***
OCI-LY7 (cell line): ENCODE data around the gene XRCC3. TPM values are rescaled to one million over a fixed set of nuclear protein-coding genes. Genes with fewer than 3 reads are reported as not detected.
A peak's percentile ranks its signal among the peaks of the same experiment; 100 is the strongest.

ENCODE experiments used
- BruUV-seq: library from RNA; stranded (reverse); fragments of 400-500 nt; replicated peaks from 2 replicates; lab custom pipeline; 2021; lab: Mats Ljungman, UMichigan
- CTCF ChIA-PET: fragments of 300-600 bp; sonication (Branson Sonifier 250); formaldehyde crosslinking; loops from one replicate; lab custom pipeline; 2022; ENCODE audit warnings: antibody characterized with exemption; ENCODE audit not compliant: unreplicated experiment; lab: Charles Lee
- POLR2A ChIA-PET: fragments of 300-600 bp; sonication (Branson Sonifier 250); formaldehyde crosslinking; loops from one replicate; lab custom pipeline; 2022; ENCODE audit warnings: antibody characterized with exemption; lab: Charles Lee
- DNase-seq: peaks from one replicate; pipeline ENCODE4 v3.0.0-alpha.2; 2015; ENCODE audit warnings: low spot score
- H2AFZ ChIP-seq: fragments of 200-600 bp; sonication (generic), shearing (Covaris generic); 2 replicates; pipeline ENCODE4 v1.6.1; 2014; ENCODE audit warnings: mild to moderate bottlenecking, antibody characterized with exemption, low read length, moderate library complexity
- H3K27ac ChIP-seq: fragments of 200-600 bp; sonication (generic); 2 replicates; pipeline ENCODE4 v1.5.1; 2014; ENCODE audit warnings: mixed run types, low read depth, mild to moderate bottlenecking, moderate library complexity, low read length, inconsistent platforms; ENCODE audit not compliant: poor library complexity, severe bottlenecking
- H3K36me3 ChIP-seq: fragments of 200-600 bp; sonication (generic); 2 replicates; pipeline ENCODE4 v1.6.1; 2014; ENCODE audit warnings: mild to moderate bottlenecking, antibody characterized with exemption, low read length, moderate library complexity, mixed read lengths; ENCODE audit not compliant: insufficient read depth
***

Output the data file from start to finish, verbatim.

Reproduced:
OCI-LY7 (cell line): ENCODE data around the gene XRCC3. TPM values are rescaled to one million over a fixed set of nuclear protein-coding genes. Genes with fewer than 3 reads are reported as not detected.
A peak's percentile ranks its signal among the peaks of the same experiment; 100 is the strongest.

ENCODE experiments used
- BruUV-seq: library from RNA; stranded (reverse); fragments of 400-500 nt; replicated peaks from 2 replicates; lab custom pipeline; 2021; lab: Mats Ljungman, UMichigan
- CTCF ChIA-PET: fragments of 300-600 bp; sonication (Branson Sonifier 250); formaldehyde crosslinking; loops from one replicate; lab custom pipeline; 2022; ENCODE audit warnings: antibody characterized with exemption; ENCODE audit not compliant: unreplicated experiment; lab: Charles Lee
- POLR2A ChIA-PET: fragments of 300-600 bp; sonication (Branson Sonifier 250); formaldehyde crosslinking; loops from one replicate; lab custom pipeline; 2022; ENCODE audit warnings: antibody characterized with exemption; lab: Charles Lee
- DNase-seq: peaks from one replicate; pipeline ENCODE4 v3.0.0-alpha.2; 2015; ENCODE audit warnings: low spot score
- H2AFZ ChIP-seq: fragments of 200-600 bp; sonication (generic), shearing (Covaris generic); 2 replicates; pipeline ENCODE4 v1.6.1; 2014; ENCODE audit warnings: mild to moderate bottlenecking, antibody characterized with exemption, low read length, moderate library complexity
- H3K27ac ChIP-seq: fragments of 200-600 bp; sonication (generic); 2 replicates; pipeline ENCODE4 v1.5.1; 2014; ENCODE audit warnings: mixed run types, low read depth, mild to moderate bottlenecking, moderate library complexity, low read length, inconsistent platforms; ENCODE audit not compliant: poor library complexity, severe bottlenecking
- H3K36me3 ChIP-seq: fragments of 200-600 bp; sonication (generic); 2 replicates; pipeline ENCODE4 v1.6.1; 2014; ENCODE audit warnings: mild to moderate bottlenecking, antibody characterized with exemption, low read length, moderate library complexity, mixed read lengths; ENCODE audit not compliant: insufficient read depth